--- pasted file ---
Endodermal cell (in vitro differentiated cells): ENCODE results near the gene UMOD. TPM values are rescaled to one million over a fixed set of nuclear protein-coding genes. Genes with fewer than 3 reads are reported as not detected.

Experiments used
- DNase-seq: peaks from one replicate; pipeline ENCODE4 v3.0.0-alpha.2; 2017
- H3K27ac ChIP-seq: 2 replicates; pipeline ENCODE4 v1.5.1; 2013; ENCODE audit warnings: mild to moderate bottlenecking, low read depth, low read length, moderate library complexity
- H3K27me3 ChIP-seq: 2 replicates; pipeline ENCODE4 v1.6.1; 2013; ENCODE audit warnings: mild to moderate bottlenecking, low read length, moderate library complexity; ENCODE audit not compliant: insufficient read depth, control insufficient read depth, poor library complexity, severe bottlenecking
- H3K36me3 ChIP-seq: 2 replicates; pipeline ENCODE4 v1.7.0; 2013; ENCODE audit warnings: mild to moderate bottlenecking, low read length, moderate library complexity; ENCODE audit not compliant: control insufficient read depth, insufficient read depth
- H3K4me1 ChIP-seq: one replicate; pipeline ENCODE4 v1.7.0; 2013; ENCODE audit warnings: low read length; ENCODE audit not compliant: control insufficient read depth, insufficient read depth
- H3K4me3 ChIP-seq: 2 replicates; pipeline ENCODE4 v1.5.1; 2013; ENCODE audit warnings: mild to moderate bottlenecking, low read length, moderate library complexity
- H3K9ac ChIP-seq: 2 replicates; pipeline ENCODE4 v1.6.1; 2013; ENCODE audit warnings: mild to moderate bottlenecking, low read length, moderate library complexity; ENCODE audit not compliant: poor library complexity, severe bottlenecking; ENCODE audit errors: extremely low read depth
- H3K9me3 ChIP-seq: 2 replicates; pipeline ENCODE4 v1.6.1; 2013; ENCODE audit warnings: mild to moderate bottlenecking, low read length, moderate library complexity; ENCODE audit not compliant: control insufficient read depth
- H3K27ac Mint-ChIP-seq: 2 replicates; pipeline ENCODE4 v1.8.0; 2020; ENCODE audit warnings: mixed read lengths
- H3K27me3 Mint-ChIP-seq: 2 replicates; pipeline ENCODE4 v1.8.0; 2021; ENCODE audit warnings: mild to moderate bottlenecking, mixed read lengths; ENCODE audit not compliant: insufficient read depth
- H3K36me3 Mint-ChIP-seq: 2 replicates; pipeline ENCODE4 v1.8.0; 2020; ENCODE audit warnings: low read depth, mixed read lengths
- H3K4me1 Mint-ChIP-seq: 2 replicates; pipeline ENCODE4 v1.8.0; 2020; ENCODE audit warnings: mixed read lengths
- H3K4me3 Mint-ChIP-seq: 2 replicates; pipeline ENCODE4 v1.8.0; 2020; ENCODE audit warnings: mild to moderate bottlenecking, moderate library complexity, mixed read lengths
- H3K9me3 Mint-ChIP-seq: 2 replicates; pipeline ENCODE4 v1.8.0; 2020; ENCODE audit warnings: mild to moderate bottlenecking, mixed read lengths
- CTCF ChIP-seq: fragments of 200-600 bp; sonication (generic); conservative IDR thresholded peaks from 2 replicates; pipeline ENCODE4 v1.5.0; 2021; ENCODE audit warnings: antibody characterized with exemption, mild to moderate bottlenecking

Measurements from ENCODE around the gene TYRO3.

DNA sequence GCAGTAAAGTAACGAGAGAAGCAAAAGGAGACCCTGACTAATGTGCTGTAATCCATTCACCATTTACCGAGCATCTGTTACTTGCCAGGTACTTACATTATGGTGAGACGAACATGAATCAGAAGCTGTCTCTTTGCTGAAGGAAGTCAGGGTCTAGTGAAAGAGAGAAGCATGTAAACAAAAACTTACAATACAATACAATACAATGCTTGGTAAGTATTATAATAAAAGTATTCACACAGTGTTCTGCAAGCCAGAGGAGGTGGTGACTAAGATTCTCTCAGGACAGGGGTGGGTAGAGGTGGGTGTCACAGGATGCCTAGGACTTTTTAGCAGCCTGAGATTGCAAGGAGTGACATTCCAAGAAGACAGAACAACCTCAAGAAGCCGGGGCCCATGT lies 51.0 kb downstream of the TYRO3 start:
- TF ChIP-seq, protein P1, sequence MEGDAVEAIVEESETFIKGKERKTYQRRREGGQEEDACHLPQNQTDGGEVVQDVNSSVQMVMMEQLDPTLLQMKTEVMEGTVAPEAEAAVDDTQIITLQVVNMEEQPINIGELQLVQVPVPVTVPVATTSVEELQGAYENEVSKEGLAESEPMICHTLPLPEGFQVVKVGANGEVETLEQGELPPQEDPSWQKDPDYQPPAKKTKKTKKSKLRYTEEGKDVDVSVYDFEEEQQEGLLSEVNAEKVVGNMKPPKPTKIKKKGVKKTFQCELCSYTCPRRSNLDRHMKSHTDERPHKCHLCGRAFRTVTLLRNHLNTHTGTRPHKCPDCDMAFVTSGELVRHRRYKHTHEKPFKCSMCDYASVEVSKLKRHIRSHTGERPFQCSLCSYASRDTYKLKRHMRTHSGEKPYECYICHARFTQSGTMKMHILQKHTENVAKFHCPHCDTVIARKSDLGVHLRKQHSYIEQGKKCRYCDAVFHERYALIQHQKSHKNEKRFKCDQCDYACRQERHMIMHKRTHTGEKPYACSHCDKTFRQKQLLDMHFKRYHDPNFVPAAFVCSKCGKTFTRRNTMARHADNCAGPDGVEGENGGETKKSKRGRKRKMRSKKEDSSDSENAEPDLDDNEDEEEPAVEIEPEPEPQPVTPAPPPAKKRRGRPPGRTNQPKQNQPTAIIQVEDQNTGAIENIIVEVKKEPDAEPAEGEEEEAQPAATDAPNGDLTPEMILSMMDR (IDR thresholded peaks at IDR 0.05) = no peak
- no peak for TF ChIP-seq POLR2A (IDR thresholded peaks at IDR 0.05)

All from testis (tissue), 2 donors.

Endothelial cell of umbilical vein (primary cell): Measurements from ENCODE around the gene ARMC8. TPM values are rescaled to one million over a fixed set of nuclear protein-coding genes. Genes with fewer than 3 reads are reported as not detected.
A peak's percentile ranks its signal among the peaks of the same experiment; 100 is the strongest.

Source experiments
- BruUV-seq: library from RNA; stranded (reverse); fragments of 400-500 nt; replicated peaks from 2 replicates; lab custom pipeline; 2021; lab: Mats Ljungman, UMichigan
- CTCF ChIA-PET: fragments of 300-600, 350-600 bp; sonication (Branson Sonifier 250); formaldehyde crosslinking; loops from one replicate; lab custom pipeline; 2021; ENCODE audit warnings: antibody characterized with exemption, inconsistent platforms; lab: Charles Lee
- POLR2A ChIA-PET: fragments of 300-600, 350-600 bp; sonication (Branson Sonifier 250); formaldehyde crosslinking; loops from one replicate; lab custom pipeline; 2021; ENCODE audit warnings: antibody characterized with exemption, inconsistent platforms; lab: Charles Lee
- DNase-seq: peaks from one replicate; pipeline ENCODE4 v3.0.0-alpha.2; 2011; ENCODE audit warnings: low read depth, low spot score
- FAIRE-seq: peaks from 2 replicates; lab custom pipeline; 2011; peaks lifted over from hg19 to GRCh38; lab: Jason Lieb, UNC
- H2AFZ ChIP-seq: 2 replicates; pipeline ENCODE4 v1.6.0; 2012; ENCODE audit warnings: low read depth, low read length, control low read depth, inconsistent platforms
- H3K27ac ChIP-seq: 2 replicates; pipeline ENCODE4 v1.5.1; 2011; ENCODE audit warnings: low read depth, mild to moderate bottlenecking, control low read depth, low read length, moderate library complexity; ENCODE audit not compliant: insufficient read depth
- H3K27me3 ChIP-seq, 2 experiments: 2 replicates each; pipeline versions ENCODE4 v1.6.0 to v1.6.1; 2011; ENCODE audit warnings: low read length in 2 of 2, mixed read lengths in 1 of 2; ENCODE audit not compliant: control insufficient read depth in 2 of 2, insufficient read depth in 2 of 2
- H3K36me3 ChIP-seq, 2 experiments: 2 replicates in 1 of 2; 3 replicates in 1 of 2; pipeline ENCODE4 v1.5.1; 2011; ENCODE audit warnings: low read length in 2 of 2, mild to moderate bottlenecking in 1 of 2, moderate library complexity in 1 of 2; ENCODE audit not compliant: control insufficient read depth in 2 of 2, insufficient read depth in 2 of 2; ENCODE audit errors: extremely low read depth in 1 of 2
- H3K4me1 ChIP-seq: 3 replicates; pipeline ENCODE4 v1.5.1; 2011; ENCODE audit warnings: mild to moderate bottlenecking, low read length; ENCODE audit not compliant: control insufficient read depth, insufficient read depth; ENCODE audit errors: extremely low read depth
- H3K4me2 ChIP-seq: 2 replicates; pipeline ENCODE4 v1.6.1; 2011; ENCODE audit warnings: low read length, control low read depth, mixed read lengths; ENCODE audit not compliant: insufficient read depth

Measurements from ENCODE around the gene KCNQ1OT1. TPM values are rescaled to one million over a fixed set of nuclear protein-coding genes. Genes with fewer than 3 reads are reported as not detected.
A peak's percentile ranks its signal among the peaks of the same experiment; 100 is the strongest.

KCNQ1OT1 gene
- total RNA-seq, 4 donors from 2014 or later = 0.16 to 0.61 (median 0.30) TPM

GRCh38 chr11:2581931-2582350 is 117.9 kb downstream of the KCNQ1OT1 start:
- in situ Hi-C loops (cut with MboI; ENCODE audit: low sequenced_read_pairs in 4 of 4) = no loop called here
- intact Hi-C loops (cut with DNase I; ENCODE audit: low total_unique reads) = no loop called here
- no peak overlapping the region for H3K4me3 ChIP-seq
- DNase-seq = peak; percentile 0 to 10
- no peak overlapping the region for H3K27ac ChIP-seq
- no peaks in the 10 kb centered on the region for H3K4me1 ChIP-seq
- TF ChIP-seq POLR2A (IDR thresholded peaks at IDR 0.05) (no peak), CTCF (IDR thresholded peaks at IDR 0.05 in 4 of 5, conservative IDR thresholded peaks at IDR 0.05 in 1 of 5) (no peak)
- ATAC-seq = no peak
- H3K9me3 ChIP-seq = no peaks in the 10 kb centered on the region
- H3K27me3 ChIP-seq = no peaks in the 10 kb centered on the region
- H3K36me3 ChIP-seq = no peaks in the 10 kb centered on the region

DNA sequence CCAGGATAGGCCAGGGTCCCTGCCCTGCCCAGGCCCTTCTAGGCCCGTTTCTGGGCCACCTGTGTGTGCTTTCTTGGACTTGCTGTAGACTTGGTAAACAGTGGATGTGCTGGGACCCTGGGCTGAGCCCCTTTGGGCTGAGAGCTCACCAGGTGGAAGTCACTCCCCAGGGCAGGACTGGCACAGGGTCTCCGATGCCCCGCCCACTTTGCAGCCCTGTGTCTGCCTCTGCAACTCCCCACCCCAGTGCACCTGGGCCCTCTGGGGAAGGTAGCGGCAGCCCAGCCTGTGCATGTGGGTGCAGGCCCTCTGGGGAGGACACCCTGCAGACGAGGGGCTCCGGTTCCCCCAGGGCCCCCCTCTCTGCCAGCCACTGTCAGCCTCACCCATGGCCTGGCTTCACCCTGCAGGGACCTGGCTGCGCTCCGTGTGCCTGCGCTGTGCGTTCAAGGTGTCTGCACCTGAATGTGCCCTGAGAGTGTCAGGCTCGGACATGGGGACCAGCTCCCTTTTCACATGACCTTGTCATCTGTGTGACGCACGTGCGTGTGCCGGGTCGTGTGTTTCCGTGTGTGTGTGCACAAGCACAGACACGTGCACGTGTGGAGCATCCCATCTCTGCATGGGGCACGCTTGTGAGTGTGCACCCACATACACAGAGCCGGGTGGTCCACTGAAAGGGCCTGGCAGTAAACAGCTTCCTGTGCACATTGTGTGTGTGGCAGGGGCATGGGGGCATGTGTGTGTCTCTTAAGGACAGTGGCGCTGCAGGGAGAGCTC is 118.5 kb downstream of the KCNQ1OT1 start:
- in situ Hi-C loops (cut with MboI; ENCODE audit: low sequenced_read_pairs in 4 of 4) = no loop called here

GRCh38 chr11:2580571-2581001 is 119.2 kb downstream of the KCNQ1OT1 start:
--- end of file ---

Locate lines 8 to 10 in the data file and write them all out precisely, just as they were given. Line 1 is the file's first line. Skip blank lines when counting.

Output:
- H3K4me3 ChIP-seq: 2 replicates; pipeline ENCODE4 v1.5.1; 2013; ENCODE audit warnings: mild to moderate bottlenecking, low read length, moderate library complexity
- H3K9ac ChIP-seq: 2 replicates; pipeline ENCODE4 v1.6.1; 2013; ENCODE audit warnings: mild to moderate bottlenecking, low read length, moderate library complexity; ENCODE audit not compliant: poor library complexity, severe bottlenecking; ENCODE audit errors: extremely low read depth
- H3K9me3 ChIP-seq: 2 replicates; pipeline ENCODE4 v1.6.1; 2013; ENCODE audit warnings: mild to moderate bottlenecking, low read length, moderate library complexity; ENCODE audit not compliant: control insufficient read depth